The State of Wyoming will assume regulatory authority for any current licenses that have radioactive material covered under their agreement.The NRC would retain regulatory authority over the other 100 licensees in the State not associated with uranium milling.

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If there are programmatic agreements in place for currently licenses, who will ensure that the terms of these agreements are carried out when the NRC relinquishes its authority? Will the NRC amend or terminate these agreements?

The NRC is currently evaluating the effect of transferring a license to Wyoming if there is a related programmatic agreement or memorandum agreement at the site. 

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Will the National Historic Preservation Act (NHPA) and/or the National Environmental Policy Act (NEPA) reviews continue to be part of application reviews for licensing of uranium and thorium milling?

No, unless another federal agency, such as the Bureau of Land Management (BLM) or the Environmental Protection Agency (EPA) is involved in the licensing action. The NHPA and NEPA are Federal statutes that apply to federal undertakings and major federal actions significantly affecting the quality of the human environment.  Future licensing reviews would be State actions and subject to the regulations developed by the State of Wyoming.  However Section 274o. of the AEA requires some procedures and written analysis of radiological and non-radiological impacts to public health and any impacts on surface or groundwater for activities that result in the production of 11.e.(2) material. 

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Would the transfer of regulatory authority from the NRC to the State of Wyoming be considered a Federal undertaking as defined in the NHPA and therefore require consultation to comply with Section 106 with federally-recognized Tribes and other concerned individuals and stakeholders?

No. The review and consideration of an application for an Agreement is not a federal undertaking that is subject to NHPA Section 106 review.

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What opportunities are currently available or will be available in the future to comment on the State's program and the governing regulations?

Those interested in receiving notifications from the Wyoming Department of Environmental Quality of major developments in the process can enroll for email notifications. Information can also be obtained from the Wyoming Uranium Recovery Program Manager, Ryan Schierman, Ryan.Schierman@wy.gov or (307) 777-7757.

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If federally-recognized Tribes have concerns about the Wyoming Agreement State proposal and the impact of the NRC's acceptance of Wyoming as an Agreement State on Tribal engagement what are the channels for expressing these concerns?

Federally-recognized Tribes may contact the NRC with any concerns about Tribal engagement.  Information on the Wyoming Agreement State proposal can be obtained from Stephen Poy, Wyoming Agreement State project manager, Stephen.Poy@nrc.gov (301) 415-7135 or Paul Michalak, Branch Chief, NRC Agreement State Programs Branch, Paul.Michalak@nrc.gov (301) 415-5804.

What will happen to license applications that have been contested before the Atomic Safety Licensing Board (ASLB) that have not concluded when the Wyoming agreement goes into effect?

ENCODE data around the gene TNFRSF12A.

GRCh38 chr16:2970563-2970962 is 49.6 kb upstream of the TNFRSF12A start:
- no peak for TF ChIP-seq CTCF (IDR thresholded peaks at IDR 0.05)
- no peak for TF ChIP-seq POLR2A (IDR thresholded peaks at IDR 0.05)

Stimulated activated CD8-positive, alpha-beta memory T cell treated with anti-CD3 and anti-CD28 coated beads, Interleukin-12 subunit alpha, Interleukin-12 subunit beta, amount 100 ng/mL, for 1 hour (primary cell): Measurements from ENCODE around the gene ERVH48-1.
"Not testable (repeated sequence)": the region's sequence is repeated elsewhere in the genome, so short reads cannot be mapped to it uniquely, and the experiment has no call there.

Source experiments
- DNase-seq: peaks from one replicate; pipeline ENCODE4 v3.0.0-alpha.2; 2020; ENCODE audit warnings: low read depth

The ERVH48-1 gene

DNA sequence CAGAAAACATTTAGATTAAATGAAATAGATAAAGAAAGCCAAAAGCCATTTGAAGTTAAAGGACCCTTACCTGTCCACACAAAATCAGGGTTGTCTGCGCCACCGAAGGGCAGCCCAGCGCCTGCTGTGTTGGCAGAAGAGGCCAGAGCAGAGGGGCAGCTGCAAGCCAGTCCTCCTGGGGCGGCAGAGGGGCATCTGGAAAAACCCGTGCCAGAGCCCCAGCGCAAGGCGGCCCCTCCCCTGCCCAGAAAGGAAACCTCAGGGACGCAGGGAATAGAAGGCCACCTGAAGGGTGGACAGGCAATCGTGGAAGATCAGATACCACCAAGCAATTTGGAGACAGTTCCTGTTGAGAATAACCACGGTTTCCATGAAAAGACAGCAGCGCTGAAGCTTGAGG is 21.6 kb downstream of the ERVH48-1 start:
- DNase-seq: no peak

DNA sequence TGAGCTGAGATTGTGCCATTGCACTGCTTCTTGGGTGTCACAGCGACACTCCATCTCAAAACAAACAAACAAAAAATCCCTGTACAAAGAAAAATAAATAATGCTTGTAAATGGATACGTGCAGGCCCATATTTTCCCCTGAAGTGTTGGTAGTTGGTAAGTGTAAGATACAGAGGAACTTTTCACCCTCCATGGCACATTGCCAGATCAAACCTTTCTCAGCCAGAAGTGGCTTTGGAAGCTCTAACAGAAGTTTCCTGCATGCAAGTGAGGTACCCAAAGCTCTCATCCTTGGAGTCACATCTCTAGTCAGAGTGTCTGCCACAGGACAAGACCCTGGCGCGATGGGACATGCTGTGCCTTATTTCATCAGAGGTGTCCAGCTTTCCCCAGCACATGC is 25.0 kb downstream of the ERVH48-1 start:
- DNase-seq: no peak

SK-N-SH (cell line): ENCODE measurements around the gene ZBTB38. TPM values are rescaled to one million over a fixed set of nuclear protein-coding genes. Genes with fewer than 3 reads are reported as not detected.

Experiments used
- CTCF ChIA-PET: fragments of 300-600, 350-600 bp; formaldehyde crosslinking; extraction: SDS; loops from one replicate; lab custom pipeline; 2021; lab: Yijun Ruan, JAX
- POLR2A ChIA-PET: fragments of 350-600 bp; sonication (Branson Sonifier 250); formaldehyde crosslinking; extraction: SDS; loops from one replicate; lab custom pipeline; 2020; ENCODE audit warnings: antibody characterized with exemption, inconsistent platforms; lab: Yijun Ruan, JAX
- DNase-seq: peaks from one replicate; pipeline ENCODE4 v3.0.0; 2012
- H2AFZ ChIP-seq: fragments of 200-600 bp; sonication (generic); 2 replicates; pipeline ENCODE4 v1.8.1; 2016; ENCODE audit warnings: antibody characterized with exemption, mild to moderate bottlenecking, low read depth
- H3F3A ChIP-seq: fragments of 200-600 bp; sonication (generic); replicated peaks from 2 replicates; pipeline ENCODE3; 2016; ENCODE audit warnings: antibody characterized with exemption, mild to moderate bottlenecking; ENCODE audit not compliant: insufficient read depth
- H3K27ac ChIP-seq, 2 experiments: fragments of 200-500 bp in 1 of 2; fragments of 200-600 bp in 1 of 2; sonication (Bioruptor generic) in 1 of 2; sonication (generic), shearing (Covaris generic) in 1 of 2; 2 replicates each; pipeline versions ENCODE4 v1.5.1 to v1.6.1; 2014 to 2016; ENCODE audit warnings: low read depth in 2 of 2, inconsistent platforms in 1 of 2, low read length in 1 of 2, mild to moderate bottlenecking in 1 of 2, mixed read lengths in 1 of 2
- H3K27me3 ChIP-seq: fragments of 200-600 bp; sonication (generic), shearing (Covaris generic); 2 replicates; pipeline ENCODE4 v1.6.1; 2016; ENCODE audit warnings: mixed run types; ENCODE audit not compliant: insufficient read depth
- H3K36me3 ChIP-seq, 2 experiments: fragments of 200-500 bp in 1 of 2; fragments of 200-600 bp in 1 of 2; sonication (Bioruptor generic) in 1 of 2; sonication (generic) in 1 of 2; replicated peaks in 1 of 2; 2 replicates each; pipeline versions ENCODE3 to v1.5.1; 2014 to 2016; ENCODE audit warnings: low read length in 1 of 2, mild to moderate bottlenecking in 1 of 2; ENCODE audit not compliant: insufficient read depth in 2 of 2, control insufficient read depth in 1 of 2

The NRC will make every effort to complete pending licensing actions prior to transfer of regulatory authority to Wyoming.  In the months leading up to the date when the Agreement goes into effect, the NRC will determine what pending licensing actions cannot be completed prior to the effective date of the Agreement and will determine a logical place to discontinue their review.  Some examples of where the NRC could discontinue licensing would be after the issuance of a request for additional information or the completion of the environmental assessment.  This information would also be transferred to the Agreement State for their use in completing the review of any pending licensing actions in accordance with its compatible license review process.

Since the ASLB process only applies to those uranium milling licensing actions being considered by the NRC, the hearing process would be discontinued on the effective date of the Agreement.  However, Section 274o; of the AEA requires, in the case of licenses issued by Wyoming under the Agreement, a process that includes an opportunity, after public notice, for written comments and a public hearing, with a transcript.

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Will the State of Wyoming regulate activities on Tribal land held in trust by the Federal government, Tribal reservations, or allotted land?

No.  Federally-recognized tribes and their land or reservations that are in an area of exclusive federal jurisdiction are only subject to the NRC's regulatory authority.  The NRC will continue to regulate uranium and thorium milling operations and the management and disposal of 11e.(2) byproduct material, if they are on land or reservations under exclusive federal jurisdiction.  There are currently no facilities in
Wyoming that would be transferred to the State as part of the Agreement that are located on tribal land.  Case-by-case determinations will be needed to determine regulatory authority over tribal lands that are not under exclusive federal jurisdiction.

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What if a federally-recognized Tribe leases its land to a private operator?  Who would regulate? 

The NRC would still be the regulatory authority if a federally-recognized Tribe leases its land under exclusive federal jurisdiction to a private operator.  Case-by-case determinations would be needed to determine regulatory authority if the tribal lands are not under exclusive federal jurisdiction.

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Page Last Reviewed/Updated Thursday, August 31, 2017